The Metropolitan Transportation Authority board on Wednesday voted in favor of banning political and opinion ads from subways and buses. NY1's Jose Martinez filed the following report.
First, the microphone gave out on firebrand blogger Pamela Geller. Then, the Metropolitan Transportation Authority voted, in effect, to silence her, banning Geller's inflammatory advertisements from the transit system, along with all other political and "opinion" ads.
Geller spurred the policy change by paying for a series of controversial ads, like a pro-Israel ad that said Israel's enemies believe "Killing Jews is Worship that draws us close to Allah."
The MTA called the ads "hateful" and capable of inciting violence.
"You call my ads hateful? They're actual quotes!" Geller said.
Geller repeatedly battled the MTA in court, charging the transit agency was stifling her constitutional right to free speech. Last week, a federal judge agreed.
So the MTA decided to enact a blanket ban on all political advertising. The board approved the new policy 9 to 2 over objections that it was doing something unconstitutional, even un-American.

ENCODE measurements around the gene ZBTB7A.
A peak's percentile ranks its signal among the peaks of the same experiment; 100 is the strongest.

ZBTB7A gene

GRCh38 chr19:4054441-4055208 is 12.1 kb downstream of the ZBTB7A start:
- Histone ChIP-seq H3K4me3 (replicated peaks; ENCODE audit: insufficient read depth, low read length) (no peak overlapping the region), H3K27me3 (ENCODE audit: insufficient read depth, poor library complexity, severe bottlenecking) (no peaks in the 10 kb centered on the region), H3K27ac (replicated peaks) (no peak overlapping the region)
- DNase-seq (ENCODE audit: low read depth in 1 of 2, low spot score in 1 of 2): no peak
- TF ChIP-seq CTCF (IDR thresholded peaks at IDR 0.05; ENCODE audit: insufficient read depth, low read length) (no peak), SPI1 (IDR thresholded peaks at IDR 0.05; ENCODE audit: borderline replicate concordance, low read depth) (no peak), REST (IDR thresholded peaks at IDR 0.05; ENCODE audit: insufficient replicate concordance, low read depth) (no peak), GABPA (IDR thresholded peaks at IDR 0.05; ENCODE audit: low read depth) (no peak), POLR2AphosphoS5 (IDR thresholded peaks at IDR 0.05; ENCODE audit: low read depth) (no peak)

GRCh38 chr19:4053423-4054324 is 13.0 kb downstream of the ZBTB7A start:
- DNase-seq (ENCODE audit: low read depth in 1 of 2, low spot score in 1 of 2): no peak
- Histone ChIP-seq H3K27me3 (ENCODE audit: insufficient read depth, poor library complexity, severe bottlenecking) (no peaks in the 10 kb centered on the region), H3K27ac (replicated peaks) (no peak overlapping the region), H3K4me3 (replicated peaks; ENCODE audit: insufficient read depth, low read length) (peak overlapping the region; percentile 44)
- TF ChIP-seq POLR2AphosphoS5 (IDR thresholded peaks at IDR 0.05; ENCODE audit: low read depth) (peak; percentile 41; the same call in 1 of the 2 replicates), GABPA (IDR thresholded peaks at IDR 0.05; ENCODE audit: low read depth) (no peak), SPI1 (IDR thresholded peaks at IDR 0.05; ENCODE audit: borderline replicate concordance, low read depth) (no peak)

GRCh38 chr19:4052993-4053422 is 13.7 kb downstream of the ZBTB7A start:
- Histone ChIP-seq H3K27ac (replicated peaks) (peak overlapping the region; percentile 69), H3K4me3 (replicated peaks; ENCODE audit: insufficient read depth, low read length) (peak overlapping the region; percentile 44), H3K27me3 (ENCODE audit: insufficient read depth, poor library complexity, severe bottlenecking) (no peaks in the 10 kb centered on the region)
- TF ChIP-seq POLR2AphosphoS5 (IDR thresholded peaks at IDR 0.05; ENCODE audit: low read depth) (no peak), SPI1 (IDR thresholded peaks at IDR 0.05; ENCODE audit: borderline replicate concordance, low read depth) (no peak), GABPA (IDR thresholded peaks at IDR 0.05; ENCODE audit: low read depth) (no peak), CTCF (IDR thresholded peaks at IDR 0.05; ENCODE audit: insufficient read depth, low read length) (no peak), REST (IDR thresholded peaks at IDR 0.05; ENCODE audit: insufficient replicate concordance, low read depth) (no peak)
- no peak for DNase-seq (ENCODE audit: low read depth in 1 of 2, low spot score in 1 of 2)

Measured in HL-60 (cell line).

"It is unconscionable that you are thinking about barring all political ads from the transit system," said Christopher Dunn of the New York Civil Liberties Union.
"What distinguishes the United States and other free societies from those that are not is that we allow people to put up these kinds of things, and we have the ability to look away if we don't like what we're seeing," said Andrew Albert, an MTA board member.
Some supporters of the new policy said Geller's ads have no place in the transit system.
"Neither the Quran, nor the Bible, nor the Torah, nor any other compass of conscience condones hateful speech," said Charles Moerdler, an MTA board member.
Others defended the ban by saying the issue had become a distraction.
"We are a transportation agency. I do think our capital program right now is the most important thing that we are held accountable for and we need to get moving on with," said MTA Chairman Thomas Prendergast.
The policy change comes at a cost, but one that officials called manageable. Questionable ads that would be affected by the MTA's new policy brought in less than 1 percent of the agency's $138 million in ad revenue last year. Any of those that are still hanging around will be coming down.